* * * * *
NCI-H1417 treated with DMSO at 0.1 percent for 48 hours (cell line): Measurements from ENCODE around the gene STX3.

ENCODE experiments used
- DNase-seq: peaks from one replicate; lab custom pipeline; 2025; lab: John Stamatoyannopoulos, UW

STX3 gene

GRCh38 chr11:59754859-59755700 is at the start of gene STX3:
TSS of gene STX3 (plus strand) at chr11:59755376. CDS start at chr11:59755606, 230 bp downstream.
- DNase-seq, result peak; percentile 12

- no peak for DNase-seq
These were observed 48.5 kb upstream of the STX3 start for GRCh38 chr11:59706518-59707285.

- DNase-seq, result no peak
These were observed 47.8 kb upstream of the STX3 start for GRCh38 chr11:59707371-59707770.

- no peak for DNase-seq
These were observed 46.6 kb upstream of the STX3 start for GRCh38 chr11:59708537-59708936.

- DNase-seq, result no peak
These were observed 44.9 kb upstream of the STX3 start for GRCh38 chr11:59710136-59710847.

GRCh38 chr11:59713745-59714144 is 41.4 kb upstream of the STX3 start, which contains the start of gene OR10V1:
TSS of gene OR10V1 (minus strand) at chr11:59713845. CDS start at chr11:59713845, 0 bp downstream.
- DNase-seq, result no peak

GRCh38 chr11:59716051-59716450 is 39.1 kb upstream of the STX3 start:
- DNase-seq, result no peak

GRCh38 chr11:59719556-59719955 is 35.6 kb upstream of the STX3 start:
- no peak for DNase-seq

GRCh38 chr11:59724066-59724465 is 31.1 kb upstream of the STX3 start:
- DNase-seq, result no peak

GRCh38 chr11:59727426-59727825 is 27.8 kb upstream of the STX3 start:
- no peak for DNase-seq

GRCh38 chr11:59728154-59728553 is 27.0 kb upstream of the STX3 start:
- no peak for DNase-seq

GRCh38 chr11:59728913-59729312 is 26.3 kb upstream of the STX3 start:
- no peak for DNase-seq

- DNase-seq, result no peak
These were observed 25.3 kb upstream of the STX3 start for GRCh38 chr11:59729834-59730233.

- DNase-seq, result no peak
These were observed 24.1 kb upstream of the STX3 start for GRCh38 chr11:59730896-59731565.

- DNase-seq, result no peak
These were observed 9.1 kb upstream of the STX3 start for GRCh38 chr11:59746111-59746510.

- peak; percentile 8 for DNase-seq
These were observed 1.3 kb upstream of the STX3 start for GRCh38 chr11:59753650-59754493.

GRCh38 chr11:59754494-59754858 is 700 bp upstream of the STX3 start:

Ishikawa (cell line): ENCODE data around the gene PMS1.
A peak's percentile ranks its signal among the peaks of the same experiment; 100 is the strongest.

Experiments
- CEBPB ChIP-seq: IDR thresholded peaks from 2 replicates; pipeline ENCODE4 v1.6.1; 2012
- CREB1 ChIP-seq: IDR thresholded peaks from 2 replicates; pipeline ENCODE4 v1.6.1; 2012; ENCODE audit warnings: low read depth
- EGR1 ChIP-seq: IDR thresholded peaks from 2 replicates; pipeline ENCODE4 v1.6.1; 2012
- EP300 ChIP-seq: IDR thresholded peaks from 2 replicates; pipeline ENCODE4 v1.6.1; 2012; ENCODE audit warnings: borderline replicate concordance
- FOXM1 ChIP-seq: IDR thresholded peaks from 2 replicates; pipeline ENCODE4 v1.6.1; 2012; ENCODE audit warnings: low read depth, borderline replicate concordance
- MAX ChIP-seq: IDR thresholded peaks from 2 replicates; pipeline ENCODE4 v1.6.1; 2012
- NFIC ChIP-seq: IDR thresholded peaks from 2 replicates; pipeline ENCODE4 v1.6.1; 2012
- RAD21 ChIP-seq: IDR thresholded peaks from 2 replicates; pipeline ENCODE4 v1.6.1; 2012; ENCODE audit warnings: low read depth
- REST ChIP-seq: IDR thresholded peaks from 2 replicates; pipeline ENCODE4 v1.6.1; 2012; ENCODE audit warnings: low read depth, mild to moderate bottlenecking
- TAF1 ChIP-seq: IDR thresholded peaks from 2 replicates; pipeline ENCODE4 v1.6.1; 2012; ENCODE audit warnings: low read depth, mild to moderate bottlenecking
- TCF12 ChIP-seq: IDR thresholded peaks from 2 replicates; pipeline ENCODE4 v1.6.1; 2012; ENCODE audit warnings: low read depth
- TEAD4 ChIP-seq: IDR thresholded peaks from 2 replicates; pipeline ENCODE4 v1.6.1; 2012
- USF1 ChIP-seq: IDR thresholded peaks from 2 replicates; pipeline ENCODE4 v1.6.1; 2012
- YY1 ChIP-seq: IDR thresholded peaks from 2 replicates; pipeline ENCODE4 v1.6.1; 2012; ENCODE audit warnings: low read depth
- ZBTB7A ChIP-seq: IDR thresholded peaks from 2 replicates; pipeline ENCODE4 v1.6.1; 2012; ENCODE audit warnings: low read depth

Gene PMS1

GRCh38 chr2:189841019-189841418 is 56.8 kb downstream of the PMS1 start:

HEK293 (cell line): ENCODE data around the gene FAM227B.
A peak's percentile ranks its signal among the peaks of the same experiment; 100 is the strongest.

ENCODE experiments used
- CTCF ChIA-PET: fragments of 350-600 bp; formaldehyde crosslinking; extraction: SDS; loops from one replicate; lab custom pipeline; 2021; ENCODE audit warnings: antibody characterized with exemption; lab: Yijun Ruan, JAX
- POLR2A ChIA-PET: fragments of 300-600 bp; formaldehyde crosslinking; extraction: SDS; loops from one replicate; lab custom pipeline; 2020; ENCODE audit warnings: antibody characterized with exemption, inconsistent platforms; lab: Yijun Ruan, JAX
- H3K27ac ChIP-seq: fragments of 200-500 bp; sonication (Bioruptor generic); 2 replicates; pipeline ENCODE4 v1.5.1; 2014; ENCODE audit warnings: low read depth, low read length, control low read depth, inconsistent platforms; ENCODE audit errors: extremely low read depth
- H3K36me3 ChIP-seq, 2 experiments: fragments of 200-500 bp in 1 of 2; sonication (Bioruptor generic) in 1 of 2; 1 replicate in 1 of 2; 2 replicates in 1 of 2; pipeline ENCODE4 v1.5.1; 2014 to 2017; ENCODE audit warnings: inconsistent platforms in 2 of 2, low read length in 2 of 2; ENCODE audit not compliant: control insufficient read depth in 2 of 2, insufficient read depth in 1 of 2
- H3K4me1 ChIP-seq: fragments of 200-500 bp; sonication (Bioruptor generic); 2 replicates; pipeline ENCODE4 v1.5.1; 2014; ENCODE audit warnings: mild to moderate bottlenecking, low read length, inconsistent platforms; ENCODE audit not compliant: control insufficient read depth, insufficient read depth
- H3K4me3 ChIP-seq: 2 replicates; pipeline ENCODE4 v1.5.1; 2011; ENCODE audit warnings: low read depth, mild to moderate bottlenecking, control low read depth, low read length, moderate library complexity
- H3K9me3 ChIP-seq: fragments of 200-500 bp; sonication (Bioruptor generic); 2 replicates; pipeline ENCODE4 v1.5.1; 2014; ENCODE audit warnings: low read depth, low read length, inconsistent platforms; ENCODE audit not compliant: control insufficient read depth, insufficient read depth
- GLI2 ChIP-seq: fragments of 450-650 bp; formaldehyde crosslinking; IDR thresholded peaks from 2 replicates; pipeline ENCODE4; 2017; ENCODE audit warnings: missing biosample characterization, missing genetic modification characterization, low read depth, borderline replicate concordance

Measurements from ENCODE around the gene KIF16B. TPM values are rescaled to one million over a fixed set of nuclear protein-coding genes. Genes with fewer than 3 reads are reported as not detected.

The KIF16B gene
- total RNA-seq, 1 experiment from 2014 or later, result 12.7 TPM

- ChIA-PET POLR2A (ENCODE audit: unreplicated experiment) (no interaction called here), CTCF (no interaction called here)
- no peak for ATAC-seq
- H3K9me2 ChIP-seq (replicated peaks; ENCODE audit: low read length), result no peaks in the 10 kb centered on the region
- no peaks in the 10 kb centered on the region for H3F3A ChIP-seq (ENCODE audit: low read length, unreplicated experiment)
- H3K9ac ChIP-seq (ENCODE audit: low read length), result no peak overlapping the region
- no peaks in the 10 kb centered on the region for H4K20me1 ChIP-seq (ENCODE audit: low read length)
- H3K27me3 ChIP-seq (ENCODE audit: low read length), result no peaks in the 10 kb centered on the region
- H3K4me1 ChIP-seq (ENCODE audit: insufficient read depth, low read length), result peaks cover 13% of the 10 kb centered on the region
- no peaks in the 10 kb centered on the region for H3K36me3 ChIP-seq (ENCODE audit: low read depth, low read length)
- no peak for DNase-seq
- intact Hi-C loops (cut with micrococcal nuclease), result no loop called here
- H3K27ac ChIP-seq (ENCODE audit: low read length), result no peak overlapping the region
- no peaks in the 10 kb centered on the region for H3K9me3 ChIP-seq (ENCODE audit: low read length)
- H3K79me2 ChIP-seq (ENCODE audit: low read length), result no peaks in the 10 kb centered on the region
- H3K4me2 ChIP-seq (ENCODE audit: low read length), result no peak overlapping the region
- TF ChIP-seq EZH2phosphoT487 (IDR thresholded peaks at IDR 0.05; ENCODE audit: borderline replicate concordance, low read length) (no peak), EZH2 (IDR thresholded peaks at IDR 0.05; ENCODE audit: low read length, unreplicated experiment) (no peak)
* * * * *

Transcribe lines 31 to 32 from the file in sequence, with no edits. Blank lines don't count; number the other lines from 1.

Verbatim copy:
- DNase-seq, result no peak
These were observed 25.3 kb upstream of the STX3 start for GRCh38 chr11:59729834-59730233.